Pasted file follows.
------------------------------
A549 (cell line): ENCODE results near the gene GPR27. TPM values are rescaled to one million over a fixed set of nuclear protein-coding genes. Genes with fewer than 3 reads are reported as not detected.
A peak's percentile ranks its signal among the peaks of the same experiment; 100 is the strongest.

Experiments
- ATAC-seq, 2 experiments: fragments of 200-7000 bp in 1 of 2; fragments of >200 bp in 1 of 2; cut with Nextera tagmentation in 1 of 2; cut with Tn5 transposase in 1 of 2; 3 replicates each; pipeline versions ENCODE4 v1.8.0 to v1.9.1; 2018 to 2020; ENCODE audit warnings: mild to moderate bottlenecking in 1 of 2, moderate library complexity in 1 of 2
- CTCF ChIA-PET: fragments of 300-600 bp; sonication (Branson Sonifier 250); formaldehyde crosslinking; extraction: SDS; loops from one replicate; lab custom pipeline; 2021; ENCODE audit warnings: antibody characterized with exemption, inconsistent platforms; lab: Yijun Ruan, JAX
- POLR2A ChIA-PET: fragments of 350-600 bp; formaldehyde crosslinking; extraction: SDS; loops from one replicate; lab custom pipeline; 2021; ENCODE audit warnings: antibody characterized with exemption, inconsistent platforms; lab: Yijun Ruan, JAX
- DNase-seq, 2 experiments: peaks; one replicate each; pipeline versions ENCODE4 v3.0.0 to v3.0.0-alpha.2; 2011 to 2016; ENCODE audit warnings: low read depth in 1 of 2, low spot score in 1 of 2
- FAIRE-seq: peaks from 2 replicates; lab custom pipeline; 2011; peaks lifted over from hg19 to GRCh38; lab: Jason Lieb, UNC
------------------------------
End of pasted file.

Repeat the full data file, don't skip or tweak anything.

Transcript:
A549 (cell line): ENCODE results near the gene GPR27. TPM values are rescaled to one million over a fixed set of nuclear protein-coding genes. Genes with fewer than 3 reads are reported as not detected.
A peak's percentile ranks its signal among the peaks of the same experiment; 100 is the strongest.

Experiments
- ATAC-seq, 2 experiments: fragments of 200-7000 bp in 1 of 2; fragments of >200 bp in 1 of 2; cut with Nextera tagmentation in 1 of 2; cut with Tn5 transposase in 1 of 2; 3 replicates each; pipeline versions ENCODE4 v1.8.0 to v1.9.1; 2018 to 2020; ENCODE audit warnings: mild to moderate bottlenecking in 1 of 2, moderate library complexity in 1 of 2
- CTCF ChIA-PET: fragments of 300-600 bp; sonication (Branson Sonifier 250); formaldehyde crosslinking; extraction: SDS; loops from one replicate; lab custom pipeline; 2021; ENCODE audit warnings: antibody characterized with exemption, inconsistent platforms; lab: Yijun Ruan, JAX
- POLR2A ChIA-PET: fragments of 350-600 bp; formaldehyde crosslinking; extraction: SDS; loops from one replicate; lab custom pipeline; 2021; ENCODE audit warnings: antibody characterized with exemption, inconsistent platforms; lab: Yijun Ruan, JAX
- DNase-seq, 2 experiments: peaks; one replicate each; pipeline versions ENCODE4 v3.0.0 to v3.0.0-alpha.2; 2011 to 2016; ENCODE audit warnings: low read depth in 1 of 2, low spot score in 1 of 2
- FAIRE-seq: peaks from 2 replicates; lab custom pipeline; 2011; peaks lifted over from hg19 to GRCh38; lab: Jason Lieb, UNC